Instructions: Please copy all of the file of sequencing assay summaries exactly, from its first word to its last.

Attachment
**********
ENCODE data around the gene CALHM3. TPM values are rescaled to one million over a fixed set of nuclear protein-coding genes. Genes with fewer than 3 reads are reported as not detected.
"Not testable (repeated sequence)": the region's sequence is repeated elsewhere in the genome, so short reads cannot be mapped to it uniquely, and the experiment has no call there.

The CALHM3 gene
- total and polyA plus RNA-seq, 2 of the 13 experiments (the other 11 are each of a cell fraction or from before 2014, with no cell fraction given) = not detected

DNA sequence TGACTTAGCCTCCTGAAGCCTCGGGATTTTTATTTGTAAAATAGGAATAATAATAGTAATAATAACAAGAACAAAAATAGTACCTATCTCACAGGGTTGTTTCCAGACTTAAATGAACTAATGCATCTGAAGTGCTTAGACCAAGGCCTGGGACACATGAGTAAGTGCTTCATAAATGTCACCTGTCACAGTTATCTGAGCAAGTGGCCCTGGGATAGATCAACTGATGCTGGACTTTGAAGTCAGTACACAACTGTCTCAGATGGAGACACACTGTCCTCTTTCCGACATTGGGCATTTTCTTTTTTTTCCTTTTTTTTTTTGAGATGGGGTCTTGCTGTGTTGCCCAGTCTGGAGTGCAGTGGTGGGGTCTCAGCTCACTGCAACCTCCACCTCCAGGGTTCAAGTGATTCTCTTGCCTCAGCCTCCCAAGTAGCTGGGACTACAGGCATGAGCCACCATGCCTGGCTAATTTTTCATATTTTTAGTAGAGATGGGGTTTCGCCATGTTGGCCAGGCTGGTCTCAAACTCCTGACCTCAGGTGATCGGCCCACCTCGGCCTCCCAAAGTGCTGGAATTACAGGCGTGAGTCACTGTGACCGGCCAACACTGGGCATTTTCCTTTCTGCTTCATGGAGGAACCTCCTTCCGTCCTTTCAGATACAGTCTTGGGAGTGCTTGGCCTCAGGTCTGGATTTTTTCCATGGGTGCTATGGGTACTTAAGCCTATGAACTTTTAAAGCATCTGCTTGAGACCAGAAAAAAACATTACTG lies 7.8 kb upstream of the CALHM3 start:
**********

ENCODE data around the gene CALHM3. TPM values are rescaled to one million over a fixed set of nuclear protein-coding genes. Genes with fewer than 3 reads are reported as not detected.
"Not testable (repeated sequence)": the region's sequence is repeated elsewhere in the genome, so short reads cannot be mapped to it uniquely, and the experiment has no call there.

The CALHM3 gene
- total and polyA plus RNA-seq, 2 of the 13 experiments (the other 11 are each of a cell fraction or from before 2014, with no cell fraction given) = not detected

DNA sequence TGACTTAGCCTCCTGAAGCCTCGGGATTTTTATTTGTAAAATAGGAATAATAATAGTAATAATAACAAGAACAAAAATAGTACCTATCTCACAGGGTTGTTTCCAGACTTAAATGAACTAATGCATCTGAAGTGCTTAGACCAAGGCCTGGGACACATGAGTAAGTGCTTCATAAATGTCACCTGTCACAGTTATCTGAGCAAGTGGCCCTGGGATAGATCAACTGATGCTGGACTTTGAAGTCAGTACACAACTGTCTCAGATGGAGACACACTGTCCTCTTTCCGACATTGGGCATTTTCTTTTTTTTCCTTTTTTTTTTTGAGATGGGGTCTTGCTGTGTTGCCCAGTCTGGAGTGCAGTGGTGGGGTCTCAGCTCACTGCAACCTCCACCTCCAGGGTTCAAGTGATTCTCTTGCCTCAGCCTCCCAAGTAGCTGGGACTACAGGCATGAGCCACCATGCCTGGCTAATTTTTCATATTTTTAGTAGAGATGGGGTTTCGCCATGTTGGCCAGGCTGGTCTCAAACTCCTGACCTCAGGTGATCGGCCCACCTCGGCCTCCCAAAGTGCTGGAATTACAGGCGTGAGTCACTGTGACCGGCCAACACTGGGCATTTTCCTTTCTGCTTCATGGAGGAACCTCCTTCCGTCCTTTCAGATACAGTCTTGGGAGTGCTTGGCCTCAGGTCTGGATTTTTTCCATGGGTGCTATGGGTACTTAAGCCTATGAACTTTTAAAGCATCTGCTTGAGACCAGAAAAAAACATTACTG lies 7.8 kb upstream of the CALHM3 start: